What is RA? The simple explanation is that it happens when a cat gets spooked by something, can’t handle it, and instead takes it out on the nearest living creature. Or as Pam Johnson-Bennett says in Cat vs. Cat, pg. 157,
Redirected aggression results from a cat being cut off from the primary source of his agitation, so he turns his aggression on the nearest cat, person, or dog. The agitated cat is in such a highly reactive state that he doesn’t realize at whom he’s lashing out.
Often the trigger is a strange cat that appears outside the window and the indoor cat can’t react by defending his territory, like he would do if he was outdoors. But it could be anything that puts a cat into an aroused and agitated state and is subsequently unable to calm himself down.

And what's a triggering event? Basically anything that puts a cat into an extremely aroused and agitated state, whether we know the cause at the time or not. This is not to be confused with the regular "psycho kitty" periods most of our cats have. This is an unusual and abnormal event. Learn to be aware of what's going on with your cats. And maybe the triggering event happens when we're gone. Then we'll see signs of unusual agitation, arousal and/or behavior in one or more of the cats when we come home. Perhaps even the first manifestations of RA.

We don’t know how often RA results from such a triggering event. Probably not all that often. But RA causes such anxiety and frustration for the cat’s caretakers that they certainly wish it could have been avoided. And here’s the point of this monograph: RA can be avoided by recognizing a potential triggering event and immediately responding appropriately. I’ve had perhaps a half-dozen of these potential triggering events in the last year. The most recent was when one cat fell in a trash can and frightened himself. He got over it in about thirty minutes, but the other two cats were wound up for hours.

Here’s what to do to avoid possible RA when one of these triggering events happens:

1) Immediately separate all the cats into their own rooms and close the doors so they cannot see each other. Leave the cats alone to calm down on their own. Trying to sooth them doesn’t help. Often it just makes them more agitated because they see your concern and it reinforces theirs. And you might end up being the object of the RA. For how long? My protocol is to leave them separated for two hours and then evaluate them. If they’re calm and relaxed, then they can come out. If not, they remain separated.

2) Establish normal routine in the household. Go about your normal activities, but perhaps as quietly and with as little fuss and bother as possible. If you have guests, it would be best if they left for the day.

3) Review the events to see if you can determine the trigger for what happened. If it was a strange cat outside a window, perhaps consider covering up the window until the stray can be dealt with. Try to remove the trigger from the environment, so it won’t happen again right away.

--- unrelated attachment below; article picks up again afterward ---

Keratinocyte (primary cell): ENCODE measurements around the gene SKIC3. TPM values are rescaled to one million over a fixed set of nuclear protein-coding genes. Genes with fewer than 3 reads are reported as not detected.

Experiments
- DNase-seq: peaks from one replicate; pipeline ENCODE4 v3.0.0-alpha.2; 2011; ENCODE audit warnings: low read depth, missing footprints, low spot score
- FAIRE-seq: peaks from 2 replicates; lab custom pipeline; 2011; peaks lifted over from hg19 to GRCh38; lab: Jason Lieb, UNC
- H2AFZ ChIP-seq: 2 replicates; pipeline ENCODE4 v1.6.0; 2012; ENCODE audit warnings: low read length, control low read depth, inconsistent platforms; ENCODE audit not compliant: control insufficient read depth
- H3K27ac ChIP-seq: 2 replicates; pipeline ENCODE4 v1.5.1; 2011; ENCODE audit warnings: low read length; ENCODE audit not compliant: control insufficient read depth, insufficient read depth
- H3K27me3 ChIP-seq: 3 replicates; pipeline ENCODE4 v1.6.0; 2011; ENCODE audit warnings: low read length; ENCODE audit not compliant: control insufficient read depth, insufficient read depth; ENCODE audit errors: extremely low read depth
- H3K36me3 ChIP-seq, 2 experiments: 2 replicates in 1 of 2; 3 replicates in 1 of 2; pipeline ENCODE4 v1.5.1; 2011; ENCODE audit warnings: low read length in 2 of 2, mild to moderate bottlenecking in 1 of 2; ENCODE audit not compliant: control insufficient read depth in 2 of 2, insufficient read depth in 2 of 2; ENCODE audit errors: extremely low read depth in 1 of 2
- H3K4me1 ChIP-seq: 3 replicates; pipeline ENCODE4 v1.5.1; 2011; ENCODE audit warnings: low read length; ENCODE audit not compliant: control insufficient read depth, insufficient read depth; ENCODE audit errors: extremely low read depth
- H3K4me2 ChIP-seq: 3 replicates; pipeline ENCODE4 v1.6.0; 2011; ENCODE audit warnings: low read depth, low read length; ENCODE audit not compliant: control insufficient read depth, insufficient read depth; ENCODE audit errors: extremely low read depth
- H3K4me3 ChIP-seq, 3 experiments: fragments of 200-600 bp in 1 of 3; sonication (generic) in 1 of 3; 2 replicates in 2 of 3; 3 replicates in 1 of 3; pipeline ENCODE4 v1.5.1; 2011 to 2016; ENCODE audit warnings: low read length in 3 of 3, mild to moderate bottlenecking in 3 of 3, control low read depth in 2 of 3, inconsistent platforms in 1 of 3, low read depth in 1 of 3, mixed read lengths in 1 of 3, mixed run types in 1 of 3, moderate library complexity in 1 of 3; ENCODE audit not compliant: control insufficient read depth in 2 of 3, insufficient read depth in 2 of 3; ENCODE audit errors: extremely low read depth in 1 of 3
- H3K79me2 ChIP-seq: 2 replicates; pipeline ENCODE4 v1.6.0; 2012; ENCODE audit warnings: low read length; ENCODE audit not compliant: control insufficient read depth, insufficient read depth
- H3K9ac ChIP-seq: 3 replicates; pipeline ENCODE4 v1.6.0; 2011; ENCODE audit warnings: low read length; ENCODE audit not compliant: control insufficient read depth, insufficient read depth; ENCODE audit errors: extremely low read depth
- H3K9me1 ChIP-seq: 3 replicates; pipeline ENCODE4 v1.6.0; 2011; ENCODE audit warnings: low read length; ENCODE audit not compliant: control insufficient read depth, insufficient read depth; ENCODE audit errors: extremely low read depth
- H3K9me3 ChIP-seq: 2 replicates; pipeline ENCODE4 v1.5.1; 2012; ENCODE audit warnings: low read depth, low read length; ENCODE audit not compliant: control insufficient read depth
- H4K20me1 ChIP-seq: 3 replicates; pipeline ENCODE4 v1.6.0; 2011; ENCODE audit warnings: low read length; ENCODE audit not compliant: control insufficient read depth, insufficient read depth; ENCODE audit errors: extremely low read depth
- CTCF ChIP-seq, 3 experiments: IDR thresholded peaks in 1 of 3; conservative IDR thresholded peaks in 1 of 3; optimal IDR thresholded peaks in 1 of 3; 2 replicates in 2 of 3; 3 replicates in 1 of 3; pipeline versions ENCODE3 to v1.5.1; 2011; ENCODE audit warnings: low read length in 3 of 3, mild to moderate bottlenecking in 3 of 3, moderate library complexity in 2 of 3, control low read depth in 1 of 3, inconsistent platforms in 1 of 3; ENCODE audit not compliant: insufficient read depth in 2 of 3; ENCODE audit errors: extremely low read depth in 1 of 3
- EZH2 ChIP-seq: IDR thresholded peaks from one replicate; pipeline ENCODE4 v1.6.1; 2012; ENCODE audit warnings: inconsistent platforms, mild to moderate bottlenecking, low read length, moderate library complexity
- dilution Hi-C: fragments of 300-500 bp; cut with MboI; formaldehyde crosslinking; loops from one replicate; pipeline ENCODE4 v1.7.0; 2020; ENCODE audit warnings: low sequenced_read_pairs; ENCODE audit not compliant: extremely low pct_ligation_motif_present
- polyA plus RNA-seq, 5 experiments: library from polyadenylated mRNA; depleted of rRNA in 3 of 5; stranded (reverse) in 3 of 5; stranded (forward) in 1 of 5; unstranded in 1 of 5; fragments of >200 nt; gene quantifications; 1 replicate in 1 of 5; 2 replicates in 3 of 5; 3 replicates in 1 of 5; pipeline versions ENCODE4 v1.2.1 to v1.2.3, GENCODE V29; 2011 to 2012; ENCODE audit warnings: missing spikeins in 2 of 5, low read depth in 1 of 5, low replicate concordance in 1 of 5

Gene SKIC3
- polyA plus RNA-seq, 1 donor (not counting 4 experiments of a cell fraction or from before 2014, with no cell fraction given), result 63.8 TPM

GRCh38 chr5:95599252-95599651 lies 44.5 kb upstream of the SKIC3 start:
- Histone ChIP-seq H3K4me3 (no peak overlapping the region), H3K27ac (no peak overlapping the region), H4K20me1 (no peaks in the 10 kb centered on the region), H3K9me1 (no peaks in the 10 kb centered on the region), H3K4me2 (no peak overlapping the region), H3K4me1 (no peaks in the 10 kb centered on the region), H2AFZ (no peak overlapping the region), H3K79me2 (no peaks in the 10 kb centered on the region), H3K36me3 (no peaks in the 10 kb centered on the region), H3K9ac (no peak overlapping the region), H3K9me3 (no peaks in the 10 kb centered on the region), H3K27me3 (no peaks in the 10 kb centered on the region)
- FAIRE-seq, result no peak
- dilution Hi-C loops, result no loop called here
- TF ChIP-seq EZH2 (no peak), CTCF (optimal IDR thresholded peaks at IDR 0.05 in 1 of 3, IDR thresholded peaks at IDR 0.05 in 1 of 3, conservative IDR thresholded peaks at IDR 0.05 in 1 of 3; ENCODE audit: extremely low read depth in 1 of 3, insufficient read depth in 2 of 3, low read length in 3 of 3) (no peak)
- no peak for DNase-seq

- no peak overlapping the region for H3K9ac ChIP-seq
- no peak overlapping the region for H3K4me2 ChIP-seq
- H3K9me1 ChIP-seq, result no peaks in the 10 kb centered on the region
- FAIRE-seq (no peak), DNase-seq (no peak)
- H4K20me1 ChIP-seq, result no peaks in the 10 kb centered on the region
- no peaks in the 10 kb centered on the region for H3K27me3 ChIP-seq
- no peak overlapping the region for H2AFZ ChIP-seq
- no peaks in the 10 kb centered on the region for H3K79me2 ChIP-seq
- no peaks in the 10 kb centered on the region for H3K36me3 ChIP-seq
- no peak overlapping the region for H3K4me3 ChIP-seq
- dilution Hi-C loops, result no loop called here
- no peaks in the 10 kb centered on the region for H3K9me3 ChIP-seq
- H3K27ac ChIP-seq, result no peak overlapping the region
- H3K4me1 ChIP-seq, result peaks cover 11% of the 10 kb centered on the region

4) When the cats have calmed down enough to come out, careful monitor their interactions to make sure they’re acting normally. If a cat displays unusual behavior, separate that cat again, and keep him separated overnight.

Hopefully, taking these steps when a potential triggering even takes place will prevent RA from developing. Remember that RA is a self-reinforcing behavior, so that if it does occur, it’s best dealt with immediately. Each time a cat engages in the behavior, it makes it more likely that behavior will be repeated, and more difficult to deal with it. Sorry, but getting into dealing with well-developed cases of RA is beyond the scope of this article. Many cases require an individualized approach under the guidance of a professional feline behaviorist. My goal here is to help everyone prevent it from ever happening…after all, that’s supposed to be the best cure.

For more information, Pam Johnson-Bennett’s books are a wonderful source of information, and there are many good articles on the internet which can be found by googling “redirected aggression.â€

post #6 of 7
Thread Starter 
Thanks Coaster!

I just spoke with my vet and he believe that this is a redirected agression issue as well.

Last night "the stray" came by again, and Mister got very riled up, so I locked him in the bathroom for a half an hour until he could calm down. The funny thing is, Mooque's the one with the anger issue, and she didn't even look at the stray! I think he saw it, and smacked her, adn they got in a fight, and now she is just sort of trapped in a defense mode. She can't understand why he did it to her, so she's acting out to stop him.

This weekend I'll be setting up the second litter box in the bedroom and locking one of them in there during the day with some water and snacks. She mostly just sleeps in there during the day anyways, so it should be fine.

Thanks again for your advise! I am printing it out so I can have it on hand for future refrence!
post #7 of 7
Sounds like you've got a handle on it, now.